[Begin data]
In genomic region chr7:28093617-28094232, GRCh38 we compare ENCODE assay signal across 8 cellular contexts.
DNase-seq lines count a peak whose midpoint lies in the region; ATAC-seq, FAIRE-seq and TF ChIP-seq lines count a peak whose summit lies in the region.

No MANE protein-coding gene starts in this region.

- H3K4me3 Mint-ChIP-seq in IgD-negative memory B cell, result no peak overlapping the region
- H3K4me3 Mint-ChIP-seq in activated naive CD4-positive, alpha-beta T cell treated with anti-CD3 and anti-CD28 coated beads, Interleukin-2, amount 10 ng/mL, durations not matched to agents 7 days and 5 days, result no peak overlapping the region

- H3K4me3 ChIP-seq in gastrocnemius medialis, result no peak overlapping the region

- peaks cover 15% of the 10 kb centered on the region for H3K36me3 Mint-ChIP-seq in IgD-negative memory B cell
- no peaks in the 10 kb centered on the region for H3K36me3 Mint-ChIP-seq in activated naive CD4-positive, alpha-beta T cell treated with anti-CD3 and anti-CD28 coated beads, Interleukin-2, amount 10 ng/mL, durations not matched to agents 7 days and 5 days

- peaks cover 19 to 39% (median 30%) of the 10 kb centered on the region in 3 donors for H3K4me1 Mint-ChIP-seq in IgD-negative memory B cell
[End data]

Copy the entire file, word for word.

In genomic region chr7:28093617-28094232, GRCh38 we compare ENCODE assay signal across 8 cellular contexts.
DNase-seq lines count a peak whose midpoint lies in the region; ATAC-seq, FAIRE-seq and TF ChIP-seq lines count a peak whose summit lies in the region.

No MANE protein-coding gene starts in this region.

- H3K4me3 Mint-ChIP-seq in IgD-negative memory B cell, result no peak overlapping the region
- H3K4me3 Mint-ChIP-seq in activated naive CD4-positive, alpha-beta T cell treated with anti-CD3 and anti-CD28 coated beads, Interleukin-2, amount 10 ng/mL, durations not matched to agents 7 days and 5 days, result no peak overlapping the region

- H3K4me3 ChIP-seq in gastrocnemius medialis, result no peak overlapping the region

- peaks cover 15% of the 10 kb centered on the region for H3K36me3 Mint-ChIP-seq in IgD-negative memory B cell
- no peaks in the 10 kb centered on the region for H3K36me3 Mint-ChIP-seq in activated naive CD4-positive, alpha-beta T cell treated with anti-CD3 and anti-CD28 coated beads, Interleukin-2, amount 10 ng/mL, durations not matched to agents 7 days and 5 days

- peaks cover 19 to 39% (median 30%) of the 10 kb centered on the region in 3 donors for H3K4me1 Mint-ChIP-seq in IgD-negative memory B cell